Thursday, June 13, 2013

Ensuring Learning for All Students Conference (May 22, 2013)

Sitting in the back row of Lit 342H – Harlem Renaissance, I yet again make use of Windows 7’s nifty dual snap screen feature to simultaneously type lecture notes and check emails. Hmm, something from the SOE (School of Education). Let’s ignore it for n–wait, a conference?  

“Ensuring Learning for All Students: Sharing Successful Practices for Students Who Struggle,” I quietly read to myself as I add another bullet point to my notes.

“May 22 from 8:30 a.m. to 3 p.m. at the Pace Graduate Center in White Plains.” This semester-from-Hell will be over by then; I’m sure I’ll be fully immersed in nothing-doing.

“... geared toward K-16 teachers, pre-service teachers (hey, that’s me!), students, educational professionals and parents of students who struggle . . . blah, blah, blah,” I continued muttering as I forgo pretending to take notes.

“. . . provides real, practical, evidence based strategies that can be immediately applied to the classroom, with a special emphasis on struggling students.” Sounds good. 

 “. . . renowned academic literacy specialist Dr. Kevin Feldman.” Renowned, is he? Probably worth listening to then. “Meaningful Engagement: Every Student, Every Lesson, Every Day.” We could hope.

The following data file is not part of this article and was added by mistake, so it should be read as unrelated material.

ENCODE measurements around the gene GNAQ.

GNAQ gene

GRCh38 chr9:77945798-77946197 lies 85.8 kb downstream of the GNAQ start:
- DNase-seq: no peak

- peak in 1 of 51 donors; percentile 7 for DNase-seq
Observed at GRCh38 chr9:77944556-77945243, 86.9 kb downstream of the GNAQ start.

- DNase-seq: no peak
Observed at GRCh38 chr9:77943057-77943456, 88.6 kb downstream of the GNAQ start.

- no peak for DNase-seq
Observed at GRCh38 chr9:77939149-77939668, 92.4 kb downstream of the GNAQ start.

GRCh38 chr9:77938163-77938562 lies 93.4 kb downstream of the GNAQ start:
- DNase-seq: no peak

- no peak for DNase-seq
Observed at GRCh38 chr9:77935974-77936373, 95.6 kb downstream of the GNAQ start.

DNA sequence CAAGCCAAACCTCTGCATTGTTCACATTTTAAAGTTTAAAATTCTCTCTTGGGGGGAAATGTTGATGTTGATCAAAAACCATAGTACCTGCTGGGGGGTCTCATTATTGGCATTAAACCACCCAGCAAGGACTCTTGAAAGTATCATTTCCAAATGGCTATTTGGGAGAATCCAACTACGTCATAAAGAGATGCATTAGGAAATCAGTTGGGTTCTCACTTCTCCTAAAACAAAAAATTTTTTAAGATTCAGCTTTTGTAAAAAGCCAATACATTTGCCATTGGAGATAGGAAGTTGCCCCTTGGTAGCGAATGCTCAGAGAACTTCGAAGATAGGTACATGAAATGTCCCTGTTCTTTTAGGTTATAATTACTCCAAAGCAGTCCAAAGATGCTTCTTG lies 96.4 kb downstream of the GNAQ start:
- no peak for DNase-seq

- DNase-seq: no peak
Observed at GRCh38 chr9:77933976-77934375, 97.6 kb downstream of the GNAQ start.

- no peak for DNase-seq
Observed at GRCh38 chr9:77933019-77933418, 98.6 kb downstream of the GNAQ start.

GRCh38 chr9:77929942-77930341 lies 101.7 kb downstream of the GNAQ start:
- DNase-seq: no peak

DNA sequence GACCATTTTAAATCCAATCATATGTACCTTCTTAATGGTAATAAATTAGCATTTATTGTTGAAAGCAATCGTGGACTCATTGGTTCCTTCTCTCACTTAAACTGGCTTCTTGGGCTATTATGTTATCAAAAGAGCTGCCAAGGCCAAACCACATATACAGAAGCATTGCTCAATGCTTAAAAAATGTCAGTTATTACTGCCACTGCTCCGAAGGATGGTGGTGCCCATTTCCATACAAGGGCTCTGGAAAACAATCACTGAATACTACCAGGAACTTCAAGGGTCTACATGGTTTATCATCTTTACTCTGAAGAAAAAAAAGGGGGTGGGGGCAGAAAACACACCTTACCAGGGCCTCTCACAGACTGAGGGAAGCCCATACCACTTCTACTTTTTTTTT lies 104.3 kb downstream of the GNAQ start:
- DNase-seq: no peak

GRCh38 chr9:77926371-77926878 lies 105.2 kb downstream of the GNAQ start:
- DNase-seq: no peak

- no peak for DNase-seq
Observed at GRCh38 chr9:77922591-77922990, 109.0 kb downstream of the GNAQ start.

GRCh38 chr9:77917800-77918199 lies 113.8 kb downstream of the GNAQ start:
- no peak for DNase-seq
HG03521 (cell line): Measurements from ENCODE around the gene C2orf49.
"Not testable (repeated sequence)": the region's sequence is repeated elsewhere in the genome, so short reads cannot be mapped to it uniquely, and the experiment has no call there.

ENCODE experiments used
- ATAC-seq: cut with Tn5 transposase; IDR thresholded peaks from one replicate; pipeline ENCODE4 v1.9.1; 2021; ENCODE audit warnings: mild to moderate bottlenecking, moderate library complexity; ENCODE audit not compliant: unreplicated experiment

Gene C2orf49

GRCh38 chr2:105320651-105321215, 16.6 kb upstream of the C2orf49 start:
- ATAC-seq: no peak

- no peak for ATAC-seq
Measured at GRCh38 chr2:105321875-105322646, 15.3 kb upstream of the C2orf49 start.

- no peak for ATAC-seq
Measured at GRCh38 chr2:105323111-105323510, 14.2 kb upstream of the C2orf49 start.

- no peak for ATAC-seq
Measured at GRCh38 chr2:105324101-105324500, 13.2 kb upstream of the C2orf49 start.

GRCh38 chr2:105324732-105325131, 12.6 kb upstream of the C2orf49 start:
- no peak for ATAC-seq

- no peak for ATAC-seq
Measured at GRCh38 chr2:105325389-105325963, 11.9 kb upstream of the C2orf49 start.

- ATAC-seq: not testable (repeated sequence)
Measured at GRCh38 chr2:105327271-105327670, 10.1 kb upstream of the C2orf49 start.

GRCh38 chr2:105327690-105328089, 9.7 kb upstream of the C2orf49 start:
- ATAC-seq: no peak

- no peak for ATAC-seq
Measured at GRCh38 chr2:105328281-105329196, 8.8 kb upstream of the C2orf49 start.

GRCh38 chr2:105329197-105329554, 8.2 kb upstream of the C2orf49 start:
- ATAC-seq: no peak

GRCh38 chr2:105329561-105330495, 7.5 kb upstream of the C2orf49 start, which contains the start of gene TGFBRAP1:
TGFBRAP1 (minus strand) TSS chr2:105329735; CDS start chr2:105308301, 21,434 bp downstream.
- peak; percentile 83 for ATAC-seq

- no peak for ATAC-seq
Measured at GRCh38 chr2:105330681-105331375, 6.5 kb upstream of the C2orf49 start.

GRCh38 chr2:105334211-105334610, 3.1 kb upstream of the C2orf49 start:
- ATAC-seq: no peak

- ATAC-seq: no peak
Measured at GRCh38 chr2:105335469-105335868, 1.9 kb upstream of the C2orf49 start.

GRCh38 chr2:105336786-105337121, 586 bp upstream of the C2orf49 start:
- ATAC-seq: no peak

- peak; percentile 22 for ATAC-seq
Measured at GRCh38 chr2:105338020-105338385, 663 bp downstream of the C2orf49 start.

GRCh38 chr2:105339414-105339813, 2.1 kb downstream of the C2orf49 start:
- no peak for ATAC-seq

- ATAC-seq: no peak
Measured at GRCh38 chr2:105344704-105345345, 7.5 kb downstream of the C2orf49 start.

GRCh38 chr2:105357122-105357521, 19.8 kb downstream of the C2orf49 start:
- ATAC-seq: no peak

“Cost is $75.” Crap.

As a Pace University student in the School of Education, I’ve had the following drilled into my inner being: “reflective practitioners who promote justice create caring classrooms and school communities and enable all students to be successful learners.”
So, I had really wanted to attend the conference. $75 was just a little more than a college student who’s living on cup-o-noodle and Starbucks can afford, though.
Fast forward to a few days before the conference and I receive another SOE email. I nearly pressed my mental IGNORE button, but the subject, “Discounted Tickets Available for SOE 5/22 Conference: Ensuring Learning For All Students,” made me pause. How discounted are we talking about, SOE? I thought as I clicked the email. Apparently, it was $10 tickets kind of discounted. NICE! And so, I emailed and squeezed in time to drop off a check. (It was my second time writing a check ever; I felt just a bit more adult.)

The next day, I receive an email from Pat, the super lady in charge of the Teacher Opportunity Corp of which I am a part of. IGNORE. IGNORE. Even though the subject said “ensuring learning conference,” I knew Pat was always looking to inform her TOC students of endless opportunities (i.e. giving us more work). But I could never ignore Pat, so I clicked the email and braced myself. Lo and behold, Pat was offering a way to get into the conference for free in the guise of volunteering! While a 10 dollar discount had sounded good, a free dollar discount sounded a whole lot better. “Sign me up!” I replied.
* * *